‘The English Patient’ Wins Best Man Booker in 50 Years
Golden Booker names Michael Ondaatje’s bestselling novel ‘The English Patient’ as public’s favorite winner.
The Golden Booker was held this year to mark a half-century of the prize. A panel of judges read all 52 former winners of the award, with each assigned a decade from the Booker’s history. The Observer’s Robert McCrum, taking on the 1970s, chose VS Naipaul’s In a Free State; poet Lemn Sissay, reading the titles from the 1980s, went for Penelope Lively’s Moon Tiger; The English Patient was novelist Kamila Shamsie’s selection from the 1990s; Hilary Mantel’s Wolf Hall was nominated as the best of the 2000s by broadcaster Simon Mayo, and George Saunders’ Lincoln in the Bardo topped poet Hollie McNish’s reading of the 2010s Booker winners. The five books were then put to a public vote.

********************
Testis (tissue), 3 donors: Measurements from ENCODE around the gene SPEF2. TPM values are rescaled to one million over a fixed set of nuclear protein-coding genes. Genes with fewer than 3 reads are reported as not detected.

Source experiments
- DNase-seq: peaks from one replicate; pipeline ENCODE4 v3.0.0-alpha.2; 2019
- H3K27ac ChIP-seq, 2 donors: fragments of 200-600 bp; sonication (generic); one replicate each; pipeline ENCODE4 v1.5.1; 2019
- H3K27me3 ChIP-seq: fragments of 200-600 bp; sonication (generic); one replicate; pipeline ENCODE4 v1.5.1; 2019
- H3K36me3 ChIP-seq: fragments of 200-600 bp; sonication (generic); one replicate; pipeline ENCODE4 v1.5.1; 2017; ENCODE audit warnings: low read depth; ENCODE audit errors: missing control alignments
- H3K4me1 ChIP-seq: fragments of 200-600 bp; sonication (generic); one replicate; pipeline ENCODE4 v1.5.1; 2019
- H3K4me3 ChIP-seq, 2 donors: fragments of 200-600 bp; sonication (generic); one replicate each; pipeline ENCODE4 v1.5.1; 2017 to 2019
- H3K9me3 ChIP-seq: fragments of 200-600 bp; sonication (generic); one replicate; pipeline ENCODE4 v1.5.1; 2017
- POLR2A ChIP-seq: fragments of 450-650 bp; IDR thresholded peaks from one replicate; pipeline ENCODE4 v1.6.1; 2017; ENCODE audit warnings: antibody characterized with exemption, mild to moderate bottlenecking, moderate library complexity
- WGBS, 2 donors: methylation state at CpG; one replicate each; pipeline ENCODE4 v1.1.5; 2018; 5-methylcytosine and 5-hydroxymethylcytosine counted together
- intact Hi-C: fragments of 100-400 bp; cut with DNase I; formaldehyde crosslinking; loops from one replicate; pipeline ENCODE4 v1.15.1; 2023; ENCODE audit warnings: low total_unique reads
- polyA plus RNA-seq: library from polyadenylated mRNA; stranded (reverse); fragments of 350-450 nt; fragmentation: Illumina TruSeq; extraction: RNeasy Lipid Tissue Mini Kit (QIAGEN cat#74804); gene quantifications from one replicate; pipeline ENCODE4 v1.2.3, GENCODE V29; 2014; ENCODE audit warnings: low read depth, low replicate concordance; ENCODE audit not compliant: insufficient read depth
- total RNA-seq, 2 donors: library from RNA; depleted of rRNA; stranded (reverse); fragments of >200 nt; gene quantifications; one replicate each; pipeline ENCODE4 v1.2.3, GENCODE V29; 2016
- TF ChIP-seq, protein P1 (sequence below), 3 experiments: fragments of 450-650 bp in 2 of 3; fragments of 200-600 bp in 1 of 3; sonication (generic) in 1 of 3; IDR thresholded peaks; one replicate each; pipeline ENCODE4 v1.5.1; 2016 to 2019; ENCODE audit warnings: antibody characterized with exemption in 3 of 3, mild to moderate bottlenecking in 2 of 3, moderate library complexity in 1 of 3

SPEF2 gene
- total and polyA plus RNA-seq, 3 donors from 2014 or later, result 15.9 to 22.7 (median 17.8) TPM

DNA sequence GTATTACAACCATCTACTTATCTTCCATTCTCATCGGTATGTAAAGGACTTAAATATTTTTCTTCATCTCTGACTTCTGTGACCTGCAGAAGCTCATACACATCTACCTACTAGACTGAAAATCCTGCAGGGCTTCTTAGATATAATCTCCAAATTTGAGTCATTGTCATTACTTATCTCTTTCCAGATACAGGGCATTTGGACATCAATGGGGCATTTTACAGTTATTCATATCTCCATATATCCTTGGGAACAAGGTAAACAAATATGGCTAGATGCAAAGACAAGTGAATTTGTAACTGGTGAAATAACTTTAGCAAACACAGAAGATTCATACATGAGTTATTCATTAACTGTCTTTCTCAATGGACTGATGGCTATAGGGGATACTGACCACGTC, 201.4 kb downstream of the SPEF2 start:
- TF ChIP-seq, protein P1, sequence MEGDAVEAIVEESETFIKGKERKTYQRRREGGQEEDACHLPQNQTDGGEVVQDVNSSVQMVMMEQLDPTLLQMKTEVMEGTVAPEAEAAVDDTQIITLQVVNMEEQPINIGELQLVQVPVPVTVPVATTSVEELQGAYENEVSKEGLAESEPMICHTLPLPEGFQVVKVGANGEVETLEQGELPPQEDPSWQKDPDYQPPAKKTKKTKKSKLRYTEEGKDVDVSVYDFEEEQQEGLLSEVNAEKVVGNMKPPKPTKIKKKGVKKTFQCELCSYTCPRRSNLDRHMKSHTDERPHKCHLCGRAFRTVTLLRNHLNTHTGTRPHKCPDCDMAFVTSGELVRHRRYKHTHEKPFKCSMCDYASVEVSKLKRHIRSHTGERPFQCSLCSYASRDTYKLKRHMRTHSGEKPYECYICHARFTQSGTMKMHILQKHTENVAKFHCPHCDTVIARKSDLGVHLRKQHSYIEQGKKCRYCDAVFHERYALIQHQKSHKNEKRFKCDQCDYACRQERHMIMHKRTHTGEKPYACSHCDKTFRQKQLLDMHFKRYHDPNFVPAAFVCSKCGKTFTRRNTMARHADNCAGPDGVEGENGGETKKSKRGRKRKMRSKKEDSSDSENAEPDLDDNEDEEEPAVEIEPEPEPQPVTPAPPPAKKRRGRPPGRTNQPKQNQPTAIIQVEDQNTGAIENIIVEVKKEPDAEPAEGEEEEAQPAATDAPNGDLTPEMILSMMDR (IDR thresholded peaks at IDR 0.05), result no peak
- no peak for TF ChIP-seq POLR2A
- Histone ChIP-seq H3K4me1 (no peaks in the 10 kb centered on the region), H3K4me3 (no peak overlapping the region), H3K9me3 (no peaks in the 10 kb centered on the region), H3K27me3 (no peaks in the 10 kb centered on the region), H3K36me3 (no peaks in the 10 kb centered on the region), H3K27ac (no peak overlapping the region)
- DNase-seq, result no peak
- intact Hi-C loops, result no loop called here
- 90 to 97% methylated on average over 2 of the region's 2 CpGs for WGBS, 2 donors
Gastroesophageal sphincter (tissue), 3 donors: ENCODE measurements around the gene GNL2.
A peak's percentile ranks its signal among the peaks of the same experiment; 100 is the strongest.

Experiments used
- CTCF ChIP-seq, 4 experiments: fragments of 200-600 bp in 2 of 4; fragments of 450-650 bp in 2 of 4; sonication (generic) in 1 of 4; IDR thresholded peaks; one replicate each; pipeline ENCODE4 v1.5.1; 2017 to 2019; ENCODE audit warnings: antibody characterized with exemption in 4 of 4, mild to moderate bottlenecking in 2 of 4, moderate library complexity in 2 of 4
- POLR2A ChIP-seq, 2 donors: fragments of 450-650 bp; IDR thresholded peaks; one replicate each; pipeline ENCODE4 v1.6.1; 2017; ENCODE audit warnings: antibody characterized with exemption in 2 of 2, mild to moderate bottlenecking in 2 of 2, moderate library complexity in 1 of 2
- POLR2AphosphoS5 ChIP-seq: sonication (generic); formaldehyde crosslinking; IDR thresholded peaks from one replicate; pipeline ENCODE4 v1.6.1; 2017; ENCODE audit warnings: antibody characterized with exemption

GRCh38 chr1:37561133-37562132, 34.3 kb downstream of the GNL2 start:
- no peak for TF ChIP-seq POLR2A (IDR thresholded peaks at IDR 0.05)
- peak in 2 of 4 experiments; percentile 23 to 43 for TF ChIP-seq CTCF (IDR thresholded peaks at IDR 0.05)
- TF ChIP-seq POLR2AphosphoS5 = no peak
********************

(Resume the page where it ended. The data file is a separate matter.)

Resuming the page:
Speaking at the close of the Man Booker 50 festival in the Southbank Centre, London, on Sunday, Ondaatje said he had not reread The English Patient, which moves between a nurse tending a horribly burned man in an Italian villa at the end of the second world war and a tragic love affair from his past, since 1992.
Ondaatje’s historical novel received the most votes, with nearly 9,000 votes cast by the public.
Adapted into a multiple Oscar-winning film starring Ralph Fiennes as the desert explorer Làszlò Almàsy, Juliette Binoche as his nurse Hana and Kristin Scott Thomas as the married Katharine Clifton, The English Patient was one of the best-known books on the shortlist.